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Debriefing in the Emergency Department After Clinical Events: A Practical Guide

Overview of attention for article published in Annals of Emergency Medicine, June 2015
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About this Attention Score

  • In the top 5% of all research outputs scored by Altmetric
  • High Attention Score compared to outputs of the same age (96th percentile)
  • High Attention Score compared to outputs of the same age and source (83rd percentile)

Mentioned by

blogs
2 blogs
twitter
53 tweeters
facebook
1 Facebook page

Citations

dimensions_citation
82 Dimensions

Readers on

mendeley
228 Mendeley
Title
Debriefing in the Emergency Department After Clinical Events: A Practical Guide
Published in
Annals of Emergency Medicine, June 2015
DOI 10.1016/j.annemergmed.2014.10.019
Pubmed ID
Authors

David O. Kessler, Adam Cheng, Paul C. Mullan

Abstract

One vital aspect of emergency medicine management is communication after episodes of care to improve future performance through group reflection on the shared experience. This reflective activity in teams is known as debriefing, and despite supportive evidence highlighting its benefits, many practitioners experience barriers to implementing debriefing in the clinical setting. The aim of this article is to review the current evidence supporting postevent debriefing and discuss practical approaches to implementing debriefing in the emergency department. We will address the who, what, when, where, why, and how of debriefing and provide a practical guide for the clinician to facilitate debriefing in the clinical environment.

Twitter Demographics

The data shown below were collected from the profiles of 53 tweeters who shared this research output. Click here to find out more about how the information was compiled.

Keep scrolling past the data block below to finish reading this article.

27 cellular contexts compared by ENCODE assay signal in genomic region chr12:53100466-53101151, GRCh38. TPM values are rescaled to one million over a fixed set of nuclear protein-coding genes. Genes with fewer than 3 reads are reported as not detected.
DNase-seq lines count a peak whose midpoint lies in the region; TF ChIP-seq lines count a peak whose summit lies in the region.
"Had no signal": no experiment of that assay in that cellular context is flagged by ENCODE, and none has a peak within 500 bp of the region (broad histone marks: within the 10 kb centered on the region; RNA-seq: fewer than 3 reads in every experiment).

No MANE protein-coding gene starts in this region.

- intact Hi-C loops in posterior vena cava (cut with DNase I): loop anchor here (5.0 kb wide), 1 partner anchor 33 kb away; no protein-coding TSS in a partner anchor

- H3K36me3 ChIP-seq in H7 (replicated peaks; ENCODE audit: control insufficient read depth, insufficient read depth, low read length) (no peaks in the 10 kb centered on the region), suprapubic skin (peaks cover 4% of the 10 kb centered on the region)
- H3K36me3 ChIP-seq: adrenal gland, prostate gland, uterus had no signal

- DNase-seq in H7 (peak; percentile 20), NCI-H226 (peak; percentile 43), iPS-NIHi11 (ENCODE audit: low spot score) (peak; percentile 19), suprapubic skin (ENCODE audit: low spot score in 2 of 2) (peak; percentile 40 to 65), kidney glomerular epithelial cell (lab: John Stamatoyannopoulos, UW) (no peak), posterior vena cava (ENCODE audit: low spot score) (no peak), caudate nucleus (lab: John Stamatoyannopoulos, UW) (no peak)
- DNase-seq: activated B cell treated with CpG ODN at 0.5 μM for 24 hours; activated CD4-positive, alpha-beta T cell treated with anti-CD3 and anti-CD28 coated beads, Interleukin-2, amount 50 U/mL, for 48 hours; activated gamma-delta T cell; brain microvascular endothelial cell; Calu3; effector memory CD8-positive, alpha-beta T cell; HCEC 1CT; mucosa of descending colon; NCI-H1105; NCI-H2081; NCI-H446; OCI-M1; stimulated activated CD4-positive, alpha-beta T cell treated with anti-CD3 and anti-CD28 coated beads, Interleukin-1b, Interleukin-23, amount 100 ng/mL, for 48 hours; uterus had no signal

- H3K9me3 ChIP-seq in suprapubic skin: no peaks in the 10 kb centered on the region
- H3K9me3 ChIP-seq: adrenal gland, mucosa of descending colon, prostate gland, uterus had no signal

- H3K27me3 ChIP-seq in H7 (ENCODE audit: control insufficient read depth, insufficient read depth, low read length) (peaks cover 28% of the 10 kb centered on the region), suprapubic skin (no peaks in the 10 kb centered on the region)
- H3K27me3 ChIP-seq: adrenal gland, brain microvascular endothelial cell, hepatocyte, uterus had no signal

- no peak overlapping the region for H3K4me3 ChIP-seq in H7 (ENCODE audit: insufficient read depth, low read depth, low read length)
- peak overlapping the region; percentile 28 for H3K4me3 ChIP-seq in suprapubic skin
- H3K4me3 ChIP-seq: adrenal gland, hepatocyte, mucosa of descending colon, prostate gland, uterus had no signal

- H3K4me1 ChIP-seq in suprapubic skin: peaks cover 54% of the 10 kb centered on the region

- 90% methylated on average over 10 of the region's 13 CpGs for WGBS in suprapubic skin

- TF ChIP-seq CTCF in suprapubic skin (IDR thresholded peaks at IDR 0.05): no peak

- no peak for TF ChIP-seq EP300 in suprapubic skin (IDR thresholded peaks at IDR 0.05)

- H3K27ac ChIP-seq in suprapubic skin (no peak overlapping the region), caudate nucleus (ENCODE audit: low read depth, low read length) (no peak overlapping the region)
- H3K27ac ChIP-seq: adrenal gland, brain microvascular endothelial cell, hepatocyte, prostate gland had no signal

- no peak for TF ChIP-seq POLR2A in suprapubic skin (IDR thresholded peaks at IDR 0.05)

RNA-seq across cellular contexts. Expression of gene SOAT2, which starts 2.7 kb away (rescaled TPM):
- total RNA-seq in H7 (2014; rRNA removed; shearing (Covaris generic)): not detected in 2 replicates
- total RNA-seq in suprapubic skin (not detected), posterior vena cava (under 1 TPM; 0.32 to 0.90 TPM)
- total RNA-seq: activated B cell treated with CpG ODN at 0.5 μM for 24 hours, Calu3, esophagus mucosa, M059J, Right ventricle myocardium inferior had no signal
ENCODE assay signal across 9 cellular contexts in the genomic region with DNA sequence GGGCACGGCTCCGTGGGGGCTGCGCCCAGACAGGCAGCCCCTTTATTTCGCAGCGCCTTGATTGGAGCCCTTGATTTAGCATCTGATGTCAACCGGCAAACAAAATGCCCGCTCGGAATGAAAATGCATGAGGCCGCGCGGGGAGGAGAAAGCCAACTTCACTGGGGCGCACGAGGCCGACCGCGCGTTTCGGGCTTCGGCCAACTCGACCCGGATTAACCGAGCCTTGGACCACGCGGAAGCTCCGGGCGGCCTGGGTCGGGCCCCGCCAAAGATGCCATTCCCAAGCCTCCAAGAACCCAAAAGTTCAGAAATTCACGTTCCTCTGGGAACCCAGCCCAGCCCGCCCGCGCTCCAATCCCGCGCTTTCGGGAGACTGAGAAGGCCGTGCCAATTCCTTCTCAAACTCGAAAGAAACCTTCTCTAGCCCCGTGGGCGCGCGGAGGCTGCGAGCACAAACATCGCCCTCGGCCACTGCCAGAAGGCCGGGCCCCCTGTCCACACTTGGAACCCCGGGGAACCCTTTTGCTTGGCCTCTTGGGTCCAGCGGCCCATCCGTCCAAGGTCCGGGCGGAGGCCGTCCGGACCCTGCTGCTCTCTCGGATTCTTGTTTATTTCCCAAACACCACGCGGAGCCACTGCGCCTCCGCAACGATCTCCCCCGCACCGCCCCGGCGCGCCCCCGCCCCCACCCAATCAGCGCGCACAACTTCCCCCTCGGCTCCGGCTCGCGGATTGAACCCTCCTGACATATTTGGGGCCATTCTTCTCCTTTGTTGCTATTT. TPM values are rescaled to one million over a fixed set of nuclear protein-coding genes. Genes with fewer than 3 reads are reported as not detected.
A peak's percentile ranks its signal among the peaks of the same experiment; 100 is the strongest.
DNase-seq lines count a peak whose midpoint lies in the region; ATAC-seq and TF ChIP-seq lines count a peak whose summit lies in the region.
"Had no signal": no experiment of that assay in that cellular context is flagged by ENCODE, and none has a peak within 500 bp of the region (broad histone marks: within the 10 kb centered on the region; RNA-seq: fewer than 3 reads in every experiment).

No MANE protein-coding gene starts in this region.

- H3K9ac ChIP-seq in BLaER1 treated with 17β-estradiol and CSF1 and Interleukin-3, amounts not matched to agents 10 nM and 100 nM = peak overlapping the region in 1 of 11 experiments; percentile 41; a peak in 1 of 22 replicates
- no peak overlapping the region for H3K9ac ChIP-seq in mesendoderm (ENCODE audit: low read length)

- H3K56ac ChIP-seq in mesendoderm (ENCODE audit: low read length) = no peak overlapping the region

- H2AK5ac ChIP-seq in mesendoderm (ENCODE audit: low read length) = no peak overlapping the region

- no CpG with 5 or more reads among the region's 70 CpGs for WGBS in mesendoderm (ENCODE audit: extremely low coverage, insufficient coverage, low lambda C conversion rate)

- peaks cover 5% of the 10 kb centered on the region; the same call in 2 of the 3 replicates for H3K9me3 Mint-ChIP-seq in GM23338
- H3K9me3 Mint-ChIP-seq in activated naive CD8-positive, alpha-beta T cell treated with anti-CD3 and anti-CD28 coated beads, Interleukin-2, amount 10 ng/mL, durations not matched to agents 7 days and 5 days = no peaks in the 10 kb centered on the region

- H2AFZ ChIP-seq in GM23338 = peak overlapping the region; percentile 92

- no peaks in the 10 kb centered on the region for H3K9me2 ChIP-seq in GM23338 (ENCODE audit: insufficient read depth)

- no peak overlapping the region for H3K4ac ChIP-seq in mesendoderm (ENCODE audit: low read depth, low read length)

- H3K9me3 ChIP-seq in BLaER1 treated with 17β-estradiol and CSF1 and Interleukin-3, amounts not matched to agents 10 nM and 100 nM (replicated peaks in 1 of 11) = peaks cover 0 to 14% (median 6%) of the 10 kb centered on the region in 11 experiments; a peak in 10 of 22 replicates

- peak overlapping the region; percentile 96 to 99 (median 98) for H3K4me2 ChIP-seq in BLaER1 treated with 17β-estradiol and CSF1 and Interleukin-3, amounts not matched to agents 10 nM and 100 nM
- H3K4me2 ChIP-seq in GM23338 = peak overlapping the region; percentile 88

Mendeley readers

The data shown below were compiled from readership statistics for 228 Mendeley readers of this research output. Click here to see the associated Mendeley record.

Geographical breakdown

Country Count As %
United States 2 <1%
Spain 1 <1%
Unknown 225 99%

Demographic breakdown

Readers by professional status Count As %
Student > Master 42 18%
Other 30 13%
Researcher 28 12%
Student > Ph. D. Student 19 8%
Student > Postgraduate 18 8%
Other 56 25%
Unknown 35 15%
Readers by discipline Count As %
Medicine and Dentistry 103 45%
Nursing and Health Professions 46 20%
Psychology 12 5%
Social Sciences 8 4%
Biochemistry, Genetics and Molecular Biology 3 1%
Other 8 4%
Unknown 48 21%

Attention Score in Context

This research output has an Altmetric Attention Score of 49. This is our high-level measure of the quality and quantity of online attention that it has received. This Attention Score, as well as the ranking and number of research outputs shown below, was calculated when the research output was last mentioned on 04 March 2021.
All research outputs
#538,123
of 17,682,922 outputs
Outputs from Annals of Emergency Medicine
#389
of 5,729 outputs
Outputs of similar age
#6,887
of 195,414 outputs
Outputs of similar age from Annals of Emergency Medicine
#8
of 43 outputs
Altmetric has tracked 17,682,922 research outputs across all sources so far. Compared to these this one has done particularly well and is in the 96th percentile: it's in the top 5% of all research outputs ever tracked by Altmetric.
So far Altmetric has tracked 5,729 research outputs from this source. They typically receive a lot more attention than average, with a mean Attention Score of 16.5. This one has done particularly well, scoring higher than 93% of its peers.
Older research outputs will score higher simply because they've had more time to accumulate mentions. To account for age we can compare this Altmetric Attention Score to the 195,414 tracked outputs that were published within six weeks on either side of this one in any source. This one has done particularly well, scoring higher than 96% of its contemporaries.
We're also able to compare this research output to 43 others from the same source and published within six weeks on either side of this one. This one has done well, scoring higher than 83% of its contemporaries.